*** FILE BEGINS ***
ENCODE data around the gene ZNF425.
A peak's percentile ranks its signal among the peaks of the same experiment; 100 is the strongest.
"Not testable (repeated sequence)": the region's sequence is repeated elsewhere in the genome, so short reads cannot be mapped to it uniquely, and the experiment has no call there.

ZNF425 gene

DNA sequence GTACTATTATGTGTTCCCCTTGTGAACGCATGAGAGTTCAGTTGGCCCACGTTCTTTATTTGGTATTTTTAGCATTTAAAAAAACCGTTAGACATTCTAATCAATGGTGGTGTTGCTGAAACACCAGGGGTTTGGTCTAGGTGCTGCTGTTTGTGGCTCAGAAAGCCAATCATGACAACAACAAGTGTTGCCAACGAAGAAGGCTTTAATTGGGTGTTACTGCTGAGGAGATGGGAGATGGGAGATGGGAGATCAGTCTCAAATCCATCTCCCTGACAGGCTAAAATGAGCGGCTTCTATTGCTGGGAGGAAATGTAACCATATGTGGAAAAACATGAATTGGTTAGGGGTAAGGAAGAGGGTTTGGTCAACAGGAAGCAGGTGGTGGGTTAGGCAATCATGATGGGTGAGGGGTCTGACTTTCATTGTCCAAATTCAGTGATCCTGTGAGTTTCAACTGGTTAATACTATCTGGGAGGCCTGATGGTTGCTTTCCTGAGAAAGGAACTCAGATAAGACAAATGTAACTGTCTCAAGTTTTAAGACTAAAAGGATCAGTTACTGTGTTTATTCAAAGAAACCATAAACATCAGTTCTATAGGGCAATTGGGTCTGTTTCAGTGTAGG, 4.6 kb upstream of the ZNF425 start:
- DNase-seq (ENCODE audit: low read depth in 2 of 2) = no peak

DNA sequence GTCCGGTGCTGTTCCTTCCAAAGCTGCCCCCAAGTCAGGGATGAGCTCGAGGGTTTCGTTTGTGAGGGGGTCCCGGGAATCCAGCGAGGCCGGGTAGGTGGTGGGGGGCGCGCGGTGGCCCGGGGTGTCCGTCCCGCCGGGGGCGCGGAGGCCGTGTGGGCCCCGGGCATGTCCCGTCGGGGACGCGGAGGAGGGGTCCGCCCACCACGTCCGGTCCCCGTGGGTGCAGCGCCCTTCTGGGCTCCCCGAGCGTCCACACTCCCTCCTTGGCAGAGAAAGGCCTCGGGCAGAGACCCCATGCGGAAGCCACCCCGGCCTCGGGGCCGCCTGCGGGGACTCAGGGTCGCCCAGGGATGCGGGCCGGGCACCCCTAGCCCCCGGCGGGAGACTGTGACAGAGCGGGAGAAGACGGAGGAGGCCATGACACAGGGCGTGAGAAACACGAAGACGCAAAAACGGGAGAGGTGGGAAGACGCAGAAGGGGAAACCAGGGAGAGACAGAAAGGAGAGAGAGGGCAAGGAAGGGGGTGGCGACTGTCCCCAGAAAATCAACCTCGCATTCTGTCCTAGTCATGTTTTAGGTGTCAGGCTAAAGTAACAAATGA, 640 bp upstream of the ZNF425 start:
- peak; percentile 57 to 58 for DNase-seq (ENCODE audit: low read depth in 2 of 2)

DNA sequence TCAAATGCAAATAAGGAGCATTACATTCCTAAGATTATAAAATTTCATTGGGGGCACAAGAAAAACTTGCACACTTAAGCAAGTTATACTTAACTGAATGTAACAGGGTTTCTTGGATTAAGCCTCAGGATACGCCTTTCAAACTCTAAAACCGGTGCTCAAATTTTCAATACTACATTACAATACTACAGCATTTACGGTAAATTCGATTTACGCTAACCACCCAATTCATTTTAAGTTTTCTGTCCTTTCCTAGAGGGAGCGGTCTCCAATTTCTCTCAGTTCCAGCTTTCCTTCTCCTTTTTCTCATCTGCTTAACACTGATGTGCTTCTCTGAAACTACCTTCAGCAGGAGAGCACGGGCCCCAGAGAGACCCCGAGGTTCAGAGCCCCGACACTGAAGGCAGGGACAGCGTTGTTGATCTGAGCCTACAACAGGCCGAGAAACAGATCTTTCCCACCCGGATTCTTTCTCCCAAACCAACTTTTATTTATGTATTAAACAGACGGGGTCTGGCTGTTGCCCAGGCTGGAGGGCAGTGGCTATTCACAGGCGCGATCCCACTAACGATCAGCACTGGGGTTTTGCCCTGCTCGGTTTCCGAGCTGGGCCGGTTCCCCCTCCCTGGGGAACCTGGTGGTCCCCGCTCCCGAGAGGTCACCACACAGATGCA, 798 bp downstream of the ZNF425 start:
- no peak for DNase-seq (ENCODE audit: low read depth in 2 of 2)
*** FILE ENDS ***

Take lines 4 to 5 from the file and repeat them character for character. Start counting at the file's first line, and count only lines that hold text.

ZNF425 gene

DNA sequence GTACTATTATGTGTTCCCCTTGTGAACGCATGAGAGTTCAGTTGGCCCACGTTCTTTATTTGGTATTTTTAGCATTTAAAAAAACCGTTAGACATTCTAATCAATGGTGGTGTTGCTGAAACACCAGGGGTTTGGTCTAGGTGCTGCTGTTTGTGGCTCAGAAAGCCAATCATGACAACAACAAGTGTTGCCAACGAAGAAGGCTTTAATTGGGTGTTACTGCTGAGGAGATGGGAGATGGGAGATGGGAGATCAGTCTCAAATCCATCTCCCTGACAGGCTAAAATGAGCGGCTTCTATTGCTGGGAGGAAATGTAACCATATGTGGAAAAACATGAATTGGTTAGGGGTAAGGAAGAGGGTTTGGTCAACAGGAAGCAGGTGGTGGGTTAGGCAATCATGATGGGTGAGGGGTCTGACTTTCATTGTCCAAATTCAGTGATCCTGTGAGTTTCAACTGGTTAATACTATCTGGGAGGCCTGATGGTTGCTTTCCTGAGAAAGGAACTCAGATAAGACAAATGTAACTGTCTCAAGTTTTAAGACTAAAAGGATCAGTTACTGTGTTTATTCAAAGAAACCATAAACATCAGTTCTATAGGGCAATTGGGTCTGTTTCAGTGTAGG, 4.6 kb upstream of the ZNF425 start: